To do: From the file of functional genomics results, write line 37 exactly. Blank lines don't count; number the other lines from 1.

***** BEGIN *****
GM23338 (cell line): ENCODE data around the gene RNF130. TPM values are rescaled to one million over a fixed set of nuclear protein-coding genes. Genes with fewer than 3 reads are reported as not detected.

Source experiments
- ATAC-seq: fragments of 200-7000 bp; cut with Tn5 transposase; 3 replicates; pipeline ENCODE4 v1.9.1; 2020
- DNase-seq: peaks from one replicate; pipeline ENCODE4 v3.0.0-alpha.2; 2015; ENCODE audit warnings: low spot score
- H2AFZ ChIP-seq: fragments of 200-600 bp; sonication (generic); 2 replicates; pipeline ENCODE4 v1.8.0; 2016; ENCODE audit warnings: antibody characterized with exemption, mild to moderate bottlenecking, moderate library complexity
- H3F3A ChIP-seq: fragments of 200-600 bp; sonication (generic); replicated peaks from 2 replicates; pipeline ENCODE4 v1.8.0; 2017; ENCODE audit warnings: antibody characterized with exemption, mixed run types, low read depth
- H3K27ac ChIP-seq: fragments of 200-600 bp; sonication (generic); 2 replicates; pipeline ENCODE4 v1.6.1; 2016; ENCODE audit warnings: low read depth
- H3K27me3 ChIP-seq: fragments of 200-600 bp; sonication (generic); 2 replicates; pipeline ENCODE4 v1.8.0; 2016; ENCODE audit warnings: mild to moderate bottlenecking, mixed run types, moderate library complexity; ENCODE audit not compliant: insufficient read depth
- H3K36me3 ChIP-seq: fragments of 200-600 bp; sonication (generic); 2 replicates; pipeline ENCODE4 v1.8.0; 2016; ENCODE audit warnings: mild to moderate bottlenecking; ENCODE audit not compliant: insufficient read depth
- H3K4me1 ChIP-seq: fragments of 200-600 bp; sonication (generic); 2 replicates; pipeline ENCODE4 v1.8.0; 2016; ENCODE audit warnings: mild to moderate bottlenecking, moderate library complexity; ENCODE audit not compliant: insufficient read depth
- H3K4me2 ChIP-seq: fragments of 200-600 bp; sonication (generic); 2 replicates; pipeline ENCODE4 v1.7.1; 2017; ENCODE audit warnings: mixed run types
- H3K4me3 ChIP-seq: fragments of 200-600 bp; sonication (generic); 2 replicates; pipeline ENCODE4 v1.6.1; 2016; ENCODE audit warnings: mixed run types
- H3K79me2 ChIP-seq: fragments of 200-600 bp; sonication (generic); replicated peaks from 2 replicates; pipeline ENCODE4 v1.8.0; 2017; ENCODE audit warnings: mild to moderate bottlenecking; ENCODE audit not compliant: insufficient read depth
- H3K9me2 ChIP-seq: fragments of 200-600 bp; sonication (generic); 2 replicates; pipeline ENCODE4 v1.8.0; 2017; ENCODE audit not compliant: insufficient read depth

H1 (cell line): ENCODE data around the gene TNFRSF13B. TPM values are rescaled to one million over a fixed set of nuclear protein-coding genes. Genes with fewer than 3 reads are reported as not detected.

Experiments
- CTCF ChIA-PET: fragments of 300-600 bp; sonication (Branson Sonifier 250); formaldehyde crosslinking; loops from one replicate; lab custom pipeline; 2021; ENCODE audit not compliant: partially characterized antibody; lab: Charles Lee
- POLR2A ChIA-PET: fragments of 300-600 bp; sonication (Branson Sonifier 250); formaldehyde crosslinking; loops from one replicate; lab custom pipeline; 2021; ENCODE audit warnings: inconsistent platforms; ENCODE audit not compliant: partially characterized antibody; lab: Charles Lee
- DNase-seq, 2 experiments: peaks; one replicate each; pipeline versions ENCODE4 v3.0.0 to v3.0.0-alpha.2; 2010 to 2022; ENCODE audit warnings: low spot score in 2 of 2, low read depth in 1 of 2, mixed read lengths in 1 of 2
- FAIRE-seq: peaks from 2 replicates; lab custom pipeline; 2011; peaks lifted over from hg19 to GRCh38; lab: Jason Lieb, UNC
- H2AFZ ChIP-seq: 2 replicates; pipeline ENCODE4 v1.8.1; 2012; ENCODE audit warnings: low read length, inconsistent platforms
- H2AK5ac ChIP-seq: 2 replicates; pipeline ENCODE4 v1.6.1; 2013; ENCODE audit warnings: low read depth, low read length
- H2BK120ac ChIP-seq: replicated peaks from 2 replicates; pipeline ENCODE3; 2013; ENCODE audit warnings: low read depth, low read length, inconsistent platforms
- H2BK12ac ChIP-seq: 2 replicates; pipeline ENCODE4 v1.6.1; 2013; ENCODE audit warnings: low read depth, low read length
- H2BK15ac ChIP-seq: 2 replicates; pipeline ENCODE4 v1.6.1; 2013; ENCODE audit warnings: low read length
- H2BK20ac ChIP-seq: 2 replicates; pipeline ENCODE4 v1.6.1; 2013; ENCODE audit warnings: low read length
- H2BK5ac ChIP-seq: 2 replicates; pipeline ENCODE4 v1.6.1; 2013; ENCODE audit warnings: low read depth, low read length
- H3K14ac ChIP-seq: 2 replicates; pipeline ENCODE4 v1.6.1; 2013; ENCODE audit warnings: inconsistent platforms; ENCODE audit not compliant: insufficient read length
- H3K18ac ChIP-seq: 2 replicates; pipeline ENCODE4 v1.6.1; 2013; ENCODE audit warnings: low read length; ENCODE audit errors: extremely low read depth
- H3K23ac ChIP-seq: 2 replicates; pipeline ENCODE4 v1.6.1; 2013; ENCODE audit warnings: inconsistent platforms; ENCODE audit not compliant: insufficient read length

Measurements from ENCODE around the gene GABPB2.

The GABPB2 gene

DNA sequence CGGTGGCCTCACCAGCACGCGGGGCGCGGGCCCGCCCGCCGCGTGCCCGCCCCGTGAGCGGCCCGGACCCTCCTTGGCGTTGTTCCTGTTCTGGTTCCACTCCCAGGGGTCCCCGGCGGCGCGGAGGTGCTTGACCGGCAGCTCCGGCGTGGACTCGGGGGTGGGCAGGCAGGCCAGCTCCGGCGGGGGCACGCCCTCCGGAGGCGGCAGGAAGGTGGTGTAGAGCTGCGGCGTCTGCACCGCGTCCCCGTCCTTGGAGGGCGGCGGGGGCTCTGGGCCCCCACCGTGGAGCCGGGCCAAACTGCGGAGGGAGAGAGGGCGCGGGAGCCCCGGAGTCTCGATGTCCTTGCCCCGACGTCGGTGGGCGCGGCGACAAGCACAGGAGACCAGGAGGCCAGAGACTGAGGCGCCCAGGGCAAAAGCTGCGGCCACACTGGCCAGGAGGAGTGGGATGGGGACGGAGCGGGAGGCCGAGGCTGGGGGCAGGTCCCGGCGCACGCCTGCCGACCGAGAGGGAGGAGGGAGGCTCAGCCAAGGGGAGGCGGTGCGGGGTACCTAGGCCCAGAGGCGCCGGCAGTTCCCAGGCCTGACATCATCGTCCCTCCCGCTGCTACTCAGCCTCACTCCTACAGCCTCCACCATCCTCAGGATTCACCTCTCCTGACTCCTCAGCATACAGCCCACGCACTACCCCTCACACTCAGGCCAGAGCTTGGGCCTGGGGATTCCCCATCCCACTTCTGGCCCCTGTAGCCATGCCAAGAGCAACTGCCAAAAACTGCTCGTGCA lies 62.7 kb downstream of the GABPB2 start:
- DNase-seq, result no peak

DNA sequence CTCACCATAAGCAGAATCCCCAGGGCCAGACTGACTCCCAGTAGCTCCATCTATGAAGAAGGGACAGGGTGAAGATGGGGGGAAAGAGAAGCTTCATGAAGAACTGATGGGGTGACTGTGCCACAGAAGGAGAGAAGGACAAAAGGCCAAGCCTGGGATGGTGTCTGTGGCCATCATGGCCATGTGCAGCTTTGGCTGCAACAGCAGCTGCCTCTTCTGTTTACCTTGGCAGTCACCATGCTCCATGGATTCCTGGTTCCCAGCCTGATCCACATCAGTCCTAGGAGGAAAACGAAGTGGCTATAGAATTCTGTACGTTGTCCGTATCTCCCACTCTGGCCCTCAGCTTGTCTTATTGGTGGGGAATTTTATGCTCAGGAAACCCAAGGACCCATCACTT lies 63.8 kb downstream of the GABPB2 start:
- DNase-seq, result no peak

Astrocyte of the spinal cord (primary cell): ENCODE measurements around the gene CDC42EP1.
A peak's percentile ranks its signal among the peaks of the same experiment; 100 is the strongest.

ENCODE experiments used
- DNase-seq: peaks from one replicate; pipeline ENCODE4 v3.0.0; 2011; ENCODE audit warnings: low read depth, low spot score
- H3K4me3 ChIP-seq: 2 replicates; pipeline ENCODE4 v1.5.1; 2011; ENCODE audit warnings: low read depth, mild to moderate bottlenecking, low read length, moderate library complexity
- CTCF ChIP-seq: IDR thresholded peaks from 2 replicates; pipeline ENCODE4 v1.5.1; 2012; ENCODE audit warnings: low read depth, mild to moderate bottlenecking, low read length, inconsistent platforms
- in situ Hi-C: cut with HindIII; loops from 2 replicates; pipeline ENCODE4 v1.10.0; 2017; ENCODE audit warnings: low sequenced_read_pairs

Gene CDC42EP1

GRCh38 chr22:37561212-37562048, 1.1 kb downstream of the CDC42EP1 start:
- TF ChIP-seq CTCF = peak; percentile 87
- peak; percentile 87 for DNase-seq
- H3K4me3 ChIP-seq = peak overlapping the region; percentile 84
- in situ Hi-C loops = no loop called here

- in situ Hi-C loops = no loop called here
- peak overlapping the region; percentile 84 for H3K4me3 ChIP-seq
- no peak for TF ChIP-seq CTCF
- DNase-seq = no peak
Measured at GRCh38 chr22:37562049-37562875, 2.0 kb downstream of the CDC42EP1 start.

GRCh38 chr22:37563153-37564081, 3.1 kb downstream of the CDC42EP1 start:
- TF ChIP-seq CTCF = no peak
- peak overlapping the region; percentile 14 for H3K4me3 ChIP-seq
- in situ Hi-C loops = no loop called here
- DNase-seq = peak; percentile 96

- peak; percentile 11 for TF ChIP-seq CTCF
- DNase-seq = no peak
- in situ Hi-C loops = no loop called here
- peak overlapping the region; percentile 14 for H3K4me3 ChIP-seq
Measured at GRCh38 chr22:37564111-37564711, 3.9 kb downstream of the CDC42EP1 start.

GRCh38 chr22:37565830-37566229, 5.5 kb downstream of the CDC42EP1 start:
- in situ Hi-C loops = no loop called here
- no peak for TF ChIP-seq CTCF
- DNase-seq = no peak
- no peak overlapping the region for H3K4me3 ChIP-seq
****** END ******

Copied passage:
Astrocyte of the spinal cord (primary cell): ENCODE measurements around the gene CDC42EP1.